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New Ephraim recreation director says he’s glad to come to the ‘big city’

By James Tilson

 

02-14-2019

 

EPHRAIM—After working the same job in rural Alaska, Ephraim’s new recreation director says he’s “moved to the big city now” and he couldn’t be happier to settle into Central Utah.

Donnie Wood, who officially started on Jan. 1, took over from the retiring Phil Murray.

Wood has worked in recreation for most of his life. In fact, his first job at age 14 was working for the recreation department in his hometown of Oxford, Ala. making $4 an hour.

After he graduated from high school, he spent three years as a high school sports official before going on a mission to Hawaii for the Church of Jesus Christ of Latter-day Saints. Then he started working on his degree at Jacksonville State University, where he met and married his wife, Veronica.

While in college, he joined the Air Force National Guard and in 2009 served a tour of duty in Iraq. When Wood left the Air Force in 2013, he decided he wanted to get back into recreation management and he took a job in Oxford, Mississippi (same town name as his hometown, but in a different state) managing youth leagues.

But the “great adventure for the family” started when he took a job managing the recreation department for Bristol Bay Borough, Alaska. Wood called the job a “great decision.” “When the job showed up on my radar, it was like a dream come true.”

Wood lived in the very little town of Naknek, which is located at the mouth of Bristol Bay, where the Aleutian Islands start. While the town only had a full-time population of 900, during the summer, when the salmon started to run, the population ballooned to 9,00010,000.

And people were not the only ones drawn to the little town by the salmon. Wood said the residents grew accustomed to sharing fish with brown bears.

“They run around our yards just like the deer do here,” said Wood. “When you walk outside, you have to look around the corner to make sure you’re not going to startle a bear.”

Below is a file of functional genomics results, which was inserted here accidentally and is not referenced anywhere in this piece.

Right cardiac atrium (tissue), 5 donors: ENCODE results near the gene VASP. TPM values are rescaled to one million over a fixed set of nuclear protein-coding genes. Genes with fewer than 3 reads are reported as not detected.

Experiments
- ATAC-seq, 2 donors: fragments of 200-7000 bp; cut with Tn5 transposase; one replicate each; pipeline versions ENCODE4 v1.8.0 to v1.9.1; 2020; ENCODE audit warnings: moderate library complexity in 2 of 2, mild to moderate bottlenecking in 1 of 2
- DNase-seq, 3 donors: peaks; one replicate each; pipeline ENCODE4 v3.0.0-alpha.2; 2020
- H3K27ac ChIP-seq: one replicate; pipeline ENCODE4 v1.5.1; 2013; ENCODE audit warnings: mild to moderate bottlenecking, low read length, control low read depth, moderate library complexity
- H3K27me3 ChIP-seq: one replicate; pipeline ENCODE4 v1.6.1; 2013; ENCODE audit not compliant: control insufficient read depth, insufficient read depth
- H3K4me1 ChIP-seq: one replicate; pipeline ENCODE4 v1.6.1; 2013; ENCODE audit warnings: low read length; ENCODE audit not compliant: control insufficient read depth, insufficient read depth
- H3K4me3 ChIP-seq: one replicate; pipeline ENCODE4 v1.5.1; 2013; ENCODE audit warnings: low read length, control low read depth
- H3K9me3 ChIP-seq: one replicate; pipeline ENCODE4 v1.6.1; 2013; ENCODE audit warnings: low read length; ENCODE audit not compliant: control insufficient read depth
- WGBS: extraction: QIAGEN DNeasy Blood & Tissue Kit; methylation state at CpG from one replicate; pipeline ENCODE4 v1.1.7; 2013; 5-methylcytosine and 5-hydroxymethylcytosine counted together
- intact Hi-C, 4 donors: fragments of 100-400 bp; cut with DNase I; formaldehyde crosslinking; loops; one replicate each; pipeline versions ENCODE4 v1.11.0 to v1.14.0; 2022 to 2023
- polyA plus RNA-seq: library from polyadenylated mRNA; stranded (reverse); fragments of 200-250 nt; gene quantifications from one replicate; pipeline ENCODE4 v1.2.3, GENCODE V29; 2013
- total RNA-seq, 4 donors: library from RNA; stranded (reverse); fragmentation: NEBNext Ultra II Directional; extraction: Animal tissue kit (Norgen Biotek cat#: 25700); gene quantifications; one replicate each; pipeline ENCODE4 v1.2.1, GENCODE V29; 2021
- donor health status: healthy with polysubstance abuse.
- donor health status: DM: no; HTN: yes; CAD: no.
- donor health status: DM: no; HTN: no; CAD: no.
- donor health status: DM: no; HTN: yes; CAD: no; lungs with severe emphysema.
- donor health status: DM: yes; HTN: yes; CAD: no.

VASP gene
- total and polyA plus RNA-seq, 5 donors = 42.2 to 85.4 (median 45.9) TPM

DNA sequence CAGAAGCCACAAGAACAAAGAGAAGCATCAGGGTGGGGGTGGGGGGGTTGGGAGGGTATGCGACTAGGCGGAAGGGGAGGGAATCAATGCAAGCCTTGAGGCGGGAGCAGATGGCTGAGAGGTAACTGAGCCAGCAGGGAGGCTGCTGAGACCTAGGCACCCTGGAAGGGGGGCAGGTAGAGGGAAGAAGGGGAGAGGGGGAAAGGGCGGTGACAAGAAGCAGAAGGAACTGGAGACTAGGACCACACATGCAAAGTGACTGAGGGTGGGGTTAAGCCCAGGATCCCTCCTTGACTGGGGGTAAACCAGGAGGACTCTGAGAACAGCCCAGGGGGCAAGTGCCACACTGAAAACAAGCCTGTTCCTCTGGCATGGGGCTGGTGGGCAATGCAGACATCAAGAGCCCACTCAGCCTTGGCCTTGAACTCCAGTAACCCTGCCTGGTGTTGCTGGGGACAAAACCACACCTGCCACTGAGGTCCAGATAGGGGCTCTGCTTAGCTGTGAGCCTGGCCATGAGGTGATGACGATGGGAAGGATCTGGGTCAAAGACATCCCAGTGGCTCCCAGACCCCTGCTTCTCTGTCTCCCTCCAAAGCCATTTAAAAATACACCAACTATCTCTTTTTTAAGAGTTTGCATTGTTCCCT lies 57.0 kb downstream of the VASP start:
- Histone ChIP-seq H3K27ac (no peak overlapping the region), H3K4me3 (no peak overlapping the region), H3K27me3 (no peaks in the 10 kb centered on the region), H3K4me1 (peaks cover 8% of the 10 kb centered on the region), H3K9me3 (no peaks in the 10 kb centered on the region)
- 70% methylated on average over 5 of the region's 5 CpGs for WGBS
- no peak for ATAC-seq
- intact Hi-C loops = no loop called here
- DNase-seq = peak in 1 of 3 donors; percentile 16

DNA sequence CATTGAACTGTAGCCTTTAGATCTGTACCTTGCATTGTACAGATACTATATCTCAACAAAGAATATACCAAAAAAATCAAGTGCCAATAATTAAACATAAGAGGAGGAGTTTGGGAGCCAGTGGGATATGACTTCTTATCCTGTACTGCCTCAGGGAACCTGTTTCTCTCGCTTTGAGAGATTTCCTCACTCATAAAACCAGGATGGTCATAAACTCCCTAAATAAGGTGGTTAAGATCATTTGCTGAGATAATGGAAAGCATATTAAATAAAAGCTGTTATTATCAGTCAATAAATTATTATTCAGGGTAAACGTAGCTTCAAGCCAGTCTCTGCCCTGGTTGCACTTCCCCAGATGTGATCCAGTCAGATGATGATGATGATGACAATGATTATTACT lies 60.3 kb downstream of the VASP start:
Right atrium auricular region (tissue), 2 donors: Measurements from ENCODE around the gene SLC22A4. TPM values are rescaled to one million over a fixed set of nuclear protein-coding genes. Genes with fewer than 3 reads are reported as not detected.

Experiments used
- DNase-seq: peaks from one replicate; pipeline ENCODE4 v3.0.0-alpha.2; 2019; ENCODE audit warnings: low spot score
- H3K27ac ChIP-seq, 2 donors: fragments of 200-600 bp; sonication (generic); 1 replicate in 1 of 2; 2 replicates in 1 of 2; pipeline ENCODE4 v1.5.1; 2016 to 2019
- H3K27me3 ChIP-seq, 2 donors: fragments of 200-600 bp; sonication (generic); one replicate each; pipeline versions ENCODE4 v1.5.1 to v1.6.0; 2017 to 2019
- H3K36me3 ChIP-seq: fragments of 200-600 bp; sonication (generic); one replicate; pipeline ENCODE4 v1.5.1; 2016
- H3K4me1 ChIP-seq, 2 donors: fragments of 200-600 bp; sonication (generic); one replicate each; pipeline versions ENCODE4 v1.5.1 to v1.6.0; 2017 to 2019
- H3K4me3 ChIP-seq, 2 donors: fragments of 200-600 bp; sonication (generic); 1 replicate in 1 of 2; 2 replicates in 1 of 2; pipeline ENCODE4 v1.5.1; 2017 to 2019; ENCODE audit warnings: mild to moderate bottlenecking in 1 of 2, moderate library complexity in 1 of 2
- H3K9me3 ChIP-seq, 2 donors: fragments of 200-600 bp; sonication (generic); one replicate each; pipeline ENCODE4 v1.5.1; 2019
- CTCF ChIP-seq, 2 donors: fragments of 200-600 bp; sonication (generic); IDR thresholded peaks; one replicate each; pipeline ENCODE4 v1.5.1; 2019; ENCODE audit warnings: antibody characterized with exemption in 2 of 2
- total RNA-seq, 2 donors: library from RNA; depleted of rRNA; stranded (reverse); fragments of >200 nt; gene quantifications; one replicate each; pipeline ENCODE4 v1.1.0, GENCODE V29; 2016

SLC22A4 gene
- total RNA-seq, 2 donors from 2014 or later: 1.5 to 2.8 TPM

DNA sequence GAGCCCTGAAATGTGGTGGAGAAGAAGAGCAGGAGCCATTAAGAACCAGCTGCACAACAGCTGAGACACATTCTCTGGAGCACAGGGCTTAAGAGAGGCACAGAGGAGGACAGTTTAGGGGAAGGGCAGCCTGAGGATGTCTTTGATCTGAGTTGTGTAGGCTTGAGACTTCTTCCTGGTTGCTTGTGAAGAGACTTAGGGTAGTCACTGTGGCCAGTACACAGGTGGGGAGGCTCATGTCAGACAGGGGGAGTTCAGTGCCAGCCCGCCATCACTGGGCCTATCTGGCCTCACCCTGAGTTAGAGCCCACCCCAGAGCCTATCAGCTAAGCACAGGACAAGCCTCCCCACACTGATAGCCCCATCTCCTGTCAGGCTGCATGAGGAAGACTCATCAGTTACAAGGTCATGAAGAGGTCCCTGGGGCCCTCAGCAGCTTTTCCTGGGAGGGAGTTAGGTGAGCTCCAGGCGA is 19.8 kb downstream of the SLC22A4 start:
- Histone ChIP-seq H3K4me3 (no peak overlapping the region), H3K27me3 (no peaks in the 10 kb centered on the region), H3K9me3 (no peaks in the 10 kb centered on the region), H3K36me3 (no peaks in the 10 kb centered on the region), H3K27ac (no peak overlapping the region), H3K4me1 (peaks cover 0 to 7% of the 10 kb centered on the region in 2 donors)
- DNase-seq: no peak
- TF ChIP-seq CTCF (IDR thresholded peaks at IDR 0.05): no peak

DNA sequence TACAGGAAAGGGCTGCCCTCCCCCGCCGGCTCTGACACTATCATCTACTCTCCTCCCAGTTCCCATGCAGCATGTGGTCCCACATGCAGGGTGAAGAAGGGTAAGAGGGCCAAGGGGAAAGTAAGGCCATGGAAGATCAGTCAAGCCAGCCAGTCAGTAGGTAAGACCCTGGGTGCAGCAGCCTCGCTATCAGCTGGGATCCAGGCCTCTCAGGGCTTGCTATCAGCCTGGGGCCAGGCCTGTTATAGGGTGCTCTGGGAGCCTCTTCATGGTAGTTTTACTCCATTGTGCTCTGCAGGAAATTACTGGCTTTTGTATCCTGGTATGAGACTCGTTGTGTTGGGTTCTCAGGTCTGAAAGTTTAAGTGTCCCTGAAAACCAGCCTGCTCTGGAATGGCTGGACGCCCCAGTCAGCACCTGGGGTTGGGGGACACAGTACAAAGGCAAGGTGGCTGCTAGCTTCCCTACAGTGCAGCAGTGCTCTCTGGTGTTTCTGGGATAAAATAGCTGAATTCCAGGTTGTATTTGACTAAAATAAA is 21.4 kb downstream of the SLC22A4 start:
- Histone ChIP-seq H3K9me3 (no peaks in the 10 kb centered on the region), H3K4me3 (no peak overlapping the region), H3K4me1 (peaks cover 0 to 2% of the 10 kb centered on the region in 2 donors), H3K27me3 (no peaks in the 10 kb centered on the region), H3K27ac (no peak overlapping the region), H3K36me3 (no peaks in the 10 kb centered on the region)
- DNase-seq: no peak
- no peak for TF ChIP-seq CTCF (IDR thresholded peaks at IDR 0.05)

Brown bears are the larger cousins to grizzly bears and are related to the even larger Kodiak bears, which are located a couple of islands over from Bristol Bay. However, according to Wood, the brown bears were pretty docile, although the bears and humans tended to stay out of each other’s way.

“Most of the time, the bears would come down to eat [the salmon in the river], and we’d leave our fishing. When they finished, we would go back. Except of course when momma bears with their cubs came down. [Then] everything stayed out of their way.”

Distances and sports events are a little different in Alaska, Wood notes. Th e nearest town to Naknek is South Naknek, population 40, which is only about a mile away. But South Naknek is across the Naknek River, and the only way to get there is by boat or plane.

Wood re-started a turkey shoot for South Naknek, which has been held in the past but abandoned. By the time he left , the shoot had turned into a two-day event with people coming from all over the peninsula.

After almost four years in Alaska, Wood decided it was time to come back to civilization. He has two children, Josephine 13, and Ezra 7, and with his daughter approaching high school, he and his wife felt the children would benefit from more social and educational opportunities. So they began to look for jobs in the lower 48.

Wood had connections in Utah. He had friends who lived here, and his sister had graduated from BYU. He interviewed for a couple of jobs, but the job with Ephraim worked best for him.

“We love it here,” says Wood. “People would ask us how we were adjusting to living in a small town, and we would have to giggle. We feel like we’ve moved to the big city now.”

He says they’ve been welcomed by everyone—the people, the city, the staff and employees. “Everyone’s been super helpful.”

Wood has been figuring out the relationships that go into his job. That’s been important, he says, because the city doesn’t own the facilities it uses for its recreation programs.

“We want to keep these relationships strong, and make sure the facilities stay in good shape, since they don’t belong to us,” he said.

He has also learned the city has been studying the possibility of building its own recreation facility, although he cautions the project is in the early planning stages.

Wood is also working on plans for summer programs, not just for the kids, but also for adults. He has looked at the Utah Summer Games held in Cedar City for inspiration, and thinks Ephraim may eventually host a biathlon or triathlon.